Were considering, exploring the possibility of a mediation, Ms. Espinosa said, according to Reuters. No solution can be reached without international cooperation and without cooperation from the United Kingdom, which in addition has shown interest in finding a solution.

On Wednesday, Mr. Assange posted the photograph of himself in the soccer jersey, and Reuters reported that his name had been recorded in a civil registry of Ecuadorean citizens.

On Thursday, Ms. Espinosa said that Mr. Assange had applied for citizenship on Sept. 16 and been granted it on Dec. 12. What naturalization does is provide the asylum seeker another layer of protection, she said. She said that Ecuador formally requested that Mr. Assange be given diplomatic status on Dec. 20 and that Britain rejected the request the following day.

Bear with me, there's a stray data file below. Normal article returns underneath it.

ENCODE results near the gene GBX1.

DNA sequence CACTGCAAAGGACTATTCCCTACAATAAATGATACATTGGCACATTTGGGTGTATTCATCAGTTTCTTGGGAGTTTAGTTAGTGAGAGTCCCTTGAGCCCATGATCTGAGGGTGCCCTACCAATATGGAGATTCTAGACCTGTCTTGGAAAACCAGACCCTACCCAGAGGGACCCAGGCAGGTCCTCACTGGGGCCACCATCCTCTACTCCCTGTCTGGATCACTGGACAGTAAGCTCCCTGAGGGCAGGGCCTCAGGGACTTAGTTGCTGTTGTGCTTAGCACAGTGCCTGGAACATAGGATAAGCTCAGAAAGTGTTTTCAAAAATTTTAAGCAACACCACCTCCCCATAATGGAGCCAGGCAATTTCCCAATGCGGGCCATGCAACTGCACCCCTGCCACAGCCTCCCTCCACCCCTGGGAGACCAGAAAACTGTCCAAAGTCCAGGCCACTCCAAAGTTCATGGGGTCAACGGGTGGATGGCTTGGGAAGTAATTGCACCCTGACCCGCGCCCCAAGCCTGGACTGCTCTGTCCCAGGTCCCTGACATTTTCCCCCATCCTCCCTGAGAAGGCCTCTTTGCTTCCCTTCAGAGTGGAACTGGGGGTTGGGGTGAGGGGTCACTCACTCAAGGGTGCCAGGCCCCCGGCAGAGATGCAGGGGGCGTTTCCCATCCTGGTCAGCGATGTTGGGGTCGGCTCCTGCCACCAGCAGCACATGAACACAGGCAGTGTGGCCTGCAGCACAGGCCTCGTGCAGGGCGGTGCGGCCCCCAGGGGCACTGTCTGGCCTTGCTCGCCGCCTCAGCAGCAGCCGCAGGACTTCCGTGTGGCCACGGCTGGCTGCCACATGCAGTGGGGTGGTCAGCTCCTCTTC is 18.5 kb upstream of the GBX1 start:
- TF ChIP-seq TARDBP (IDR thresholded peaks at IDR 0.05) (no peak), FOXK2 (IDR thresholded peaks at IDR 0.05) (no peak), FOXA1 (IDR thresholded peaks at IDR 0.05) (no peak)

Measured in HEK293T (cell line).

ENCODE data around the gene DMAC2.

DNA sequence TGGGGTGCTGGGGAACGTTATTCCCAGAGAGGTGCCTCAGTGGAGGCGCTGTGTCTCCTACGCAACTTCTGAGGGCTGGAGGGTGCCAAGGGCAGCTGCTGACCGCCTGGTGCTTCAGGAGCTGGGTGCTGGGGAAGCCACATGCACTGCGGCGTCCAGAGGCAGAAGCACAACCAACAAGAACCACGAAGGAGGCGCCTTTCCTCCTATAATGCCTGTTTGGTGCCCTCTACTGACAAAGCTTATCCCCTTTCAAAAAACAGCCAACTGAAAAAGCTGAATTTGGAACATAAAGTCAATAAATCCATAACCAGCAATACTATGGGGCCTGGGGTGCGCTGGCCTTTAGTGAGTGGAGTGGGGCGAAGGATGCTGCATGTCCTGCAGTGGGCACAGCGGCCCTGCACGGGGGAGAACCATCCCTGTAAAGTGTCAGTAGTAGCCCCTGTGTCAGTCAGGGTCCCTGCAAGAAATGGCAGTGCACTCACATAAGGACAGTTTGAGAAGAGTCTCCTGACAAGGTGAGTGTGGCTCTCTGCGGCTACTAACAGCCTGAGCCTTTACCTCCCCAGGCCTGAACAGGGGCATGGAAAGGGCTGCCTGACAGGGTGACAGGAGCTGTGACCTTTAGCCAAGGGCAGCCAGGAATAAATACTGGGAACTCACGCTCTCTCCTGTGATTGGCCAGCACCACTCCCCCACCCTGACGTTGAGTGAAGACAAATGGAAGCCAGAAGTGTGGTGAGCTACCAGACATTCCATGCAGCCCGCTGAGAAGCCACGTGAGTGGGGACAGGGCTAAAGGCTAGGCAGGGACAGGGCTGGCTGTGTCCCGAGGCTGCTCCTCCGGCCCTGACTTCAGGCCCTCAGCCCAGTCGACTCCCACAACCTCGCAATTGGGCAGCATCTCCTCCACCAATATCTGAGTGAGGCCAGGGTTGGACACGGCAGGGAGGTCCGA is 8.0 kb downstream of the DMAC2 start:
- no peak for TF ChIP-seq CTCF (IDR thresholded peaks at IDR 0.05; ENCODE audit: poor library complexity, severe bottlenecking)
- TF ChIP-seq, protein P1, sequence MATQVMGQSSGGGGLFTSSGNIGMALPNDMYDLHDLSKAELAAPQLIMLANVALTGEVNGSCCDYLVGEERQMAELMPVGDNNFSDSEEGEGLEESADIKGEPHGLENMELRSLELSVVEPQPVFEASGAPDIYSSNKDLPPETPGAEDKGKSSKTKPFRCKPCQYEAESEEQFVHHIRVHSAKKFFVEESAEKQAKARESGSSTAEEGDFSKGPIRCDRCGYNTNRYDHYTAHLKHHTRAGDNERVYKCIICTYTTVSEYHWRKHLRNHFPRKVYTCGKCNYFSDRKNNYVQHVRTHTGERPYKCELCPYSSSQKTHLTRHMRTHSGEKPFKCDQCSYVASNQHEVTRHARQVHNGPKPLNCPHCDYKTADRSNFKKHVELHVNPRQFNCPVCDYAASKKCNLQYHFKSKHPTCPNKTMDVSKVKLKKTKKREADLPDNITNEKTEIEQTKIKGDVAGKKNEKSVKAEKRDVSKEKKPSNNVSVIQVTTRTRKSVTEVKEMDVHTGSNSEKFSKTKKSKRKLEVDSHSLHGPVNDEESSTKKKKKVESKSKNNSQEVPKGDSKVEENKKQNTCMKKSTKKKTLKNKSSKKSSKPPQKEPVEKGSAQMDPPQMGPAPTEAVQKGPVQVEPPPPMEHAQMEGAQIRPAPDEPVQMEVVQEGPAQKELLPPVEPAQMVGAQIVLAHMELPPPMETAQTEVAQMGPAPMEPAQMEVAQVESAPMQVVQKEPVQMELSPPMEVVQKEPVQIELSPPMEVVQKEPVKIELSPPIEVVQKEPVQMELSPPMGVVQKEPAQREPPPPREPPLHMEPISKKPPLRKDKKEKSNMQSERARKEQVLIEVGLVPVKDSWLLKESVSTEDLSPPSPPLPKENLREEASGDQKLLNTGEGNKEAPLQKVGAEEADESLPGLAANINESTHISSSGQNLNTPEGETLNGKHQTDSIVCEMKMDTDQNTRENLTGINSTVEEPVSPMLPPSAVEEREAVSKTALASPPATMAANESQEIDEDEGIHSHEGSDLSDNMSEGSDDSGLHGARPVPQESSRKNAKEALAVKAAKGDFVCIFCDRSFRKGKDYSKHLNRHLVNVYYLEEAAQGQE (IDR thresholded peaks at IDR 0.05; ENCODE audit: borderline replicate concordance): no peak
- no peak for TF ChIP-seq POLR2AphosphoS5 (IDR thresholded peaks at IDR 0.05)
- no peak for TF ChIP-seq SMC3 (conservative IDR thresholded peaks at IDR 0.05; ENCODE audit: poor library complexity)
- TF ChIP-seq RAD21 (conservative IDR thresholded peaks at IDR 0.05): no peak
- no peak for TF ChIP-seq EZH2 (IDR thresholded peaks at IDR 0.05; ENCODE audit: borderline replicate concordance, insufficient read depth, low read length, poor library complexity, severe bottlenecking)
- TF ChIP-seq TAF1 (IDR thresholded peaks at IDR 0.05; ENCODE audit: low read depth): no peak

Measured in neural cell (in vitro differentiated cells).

Ms. Espinosa expressed irritation at recent news reports, saying she felt obliged to make statements about a matter that needed to be managed with prudence and caution. She said the decision to grant citizenship to Mr. Assange had been made after careful consideration of Ecuadors obligations under its Constitution and under international law.

Ms. Espinosa also noted that the current government had inherited the problem from its predecessor. Rafael Correa, the president who decided to grant Mr. Assange asylum, was widely seen as wanting to burnish his credentials as a leftist leader who would not be cowed by the United States. But he found Mr. Assange to be a headache as well: In October 2016, Ecuador temporarily suspended Mr. Assanges internet access after WikiLeaks published documents from Mrs. Clintons presidential campaign.